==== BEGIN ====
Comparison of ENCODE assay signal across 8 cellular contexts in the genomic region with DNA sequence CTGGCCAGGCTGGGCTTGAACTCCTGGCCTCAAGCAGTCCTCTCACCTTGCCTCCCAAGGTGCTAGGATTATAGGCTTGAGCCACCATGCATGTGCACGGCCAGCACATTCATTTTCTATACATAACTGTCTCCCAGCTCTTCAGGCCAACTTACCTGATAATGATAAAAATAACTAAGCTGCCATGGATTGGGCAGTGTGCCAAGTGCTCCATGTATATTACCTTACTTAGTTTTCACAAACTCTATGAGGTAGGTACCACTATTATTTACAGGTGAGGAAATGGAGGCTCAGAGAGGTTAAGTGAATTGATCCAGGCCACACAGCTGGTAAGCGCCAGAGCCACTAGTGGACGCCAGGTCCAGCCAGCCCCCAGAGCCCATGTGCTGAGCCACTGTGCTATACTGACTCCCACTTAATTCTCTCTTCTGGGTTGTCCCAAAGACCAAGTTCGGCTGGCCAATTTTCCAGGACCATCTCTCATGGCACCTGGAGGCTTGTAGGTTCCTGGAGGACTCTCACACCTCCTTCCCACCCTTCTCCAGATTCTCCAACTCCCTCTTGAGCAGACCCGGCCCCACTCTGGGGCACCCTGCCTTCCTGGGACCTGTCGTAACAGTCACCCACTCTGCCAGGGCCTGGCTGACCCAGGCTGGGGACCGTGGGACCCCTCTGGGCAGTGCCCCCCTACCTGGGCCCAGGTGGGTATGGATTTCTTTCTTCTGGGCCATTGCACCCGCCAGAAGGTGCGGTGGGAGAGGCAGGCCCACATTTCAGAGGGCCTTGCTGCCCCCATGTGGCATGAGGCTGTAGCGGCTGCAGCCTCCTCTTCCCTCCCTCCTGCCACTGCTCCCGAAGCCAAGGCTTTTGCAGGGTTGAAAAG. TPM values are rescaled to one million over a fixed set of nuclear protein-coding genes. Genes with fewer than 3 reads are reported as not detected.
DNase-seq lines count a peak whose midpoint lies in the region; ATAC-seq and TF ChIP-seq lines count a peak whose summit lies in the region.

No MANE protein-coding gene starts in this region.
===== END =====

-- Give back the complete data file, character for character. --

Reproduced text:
Comparison of ENCODE assay signal across 8 cellular contexts in the genomic region with DNA sequence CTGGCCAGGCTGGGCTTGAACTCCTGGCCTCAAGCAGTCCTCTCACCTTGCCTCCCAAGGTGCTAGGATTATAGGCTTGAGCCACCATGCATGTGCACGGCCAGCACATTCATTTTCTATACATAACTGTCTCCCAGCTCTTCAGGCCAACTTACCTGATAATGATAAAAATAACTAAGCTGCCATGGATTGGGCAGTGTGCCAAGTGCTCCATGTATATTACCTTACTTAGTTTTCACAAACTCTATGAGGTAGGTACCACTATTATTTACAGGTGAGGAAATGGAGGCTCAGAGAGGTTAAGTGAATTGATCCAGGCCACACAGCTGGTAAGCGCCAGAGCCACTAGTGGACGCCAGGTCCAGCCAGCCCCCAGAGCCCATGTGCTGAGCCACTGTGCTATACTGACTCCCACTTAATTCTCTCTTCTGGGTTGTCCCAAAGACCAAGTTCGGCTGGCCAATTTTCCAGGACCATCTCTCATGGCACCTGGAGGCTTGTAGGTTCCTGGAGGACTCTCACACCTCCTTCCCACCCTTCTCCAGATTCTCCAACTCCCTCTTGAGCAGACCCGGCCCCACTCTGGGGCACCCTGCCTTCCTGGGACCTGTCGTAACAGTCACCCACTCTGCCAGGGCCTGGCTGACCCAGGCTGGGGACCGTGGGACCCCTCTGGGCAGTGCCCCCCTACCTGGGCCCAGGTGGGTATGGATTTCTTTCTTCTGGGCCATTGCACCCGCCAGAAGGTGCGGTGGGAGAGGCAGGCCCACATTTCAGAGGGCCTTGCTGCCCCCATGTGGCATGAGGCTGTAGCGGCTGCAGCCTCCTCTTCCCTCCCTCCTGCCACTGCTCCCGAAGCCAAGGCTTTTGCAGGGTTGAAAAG. TPM values are rescaled to one million over a fixed set of nuclear protein-coding genes. Genes with fewer than 3 reads are reported as not detected.
DNase-seq lines count a peak whose midpoint lies in the region; ATAC-seq and TF ChIP-seq lines count a peak whose summit lies in the region.

No MANE protein-coding gene starts in this region.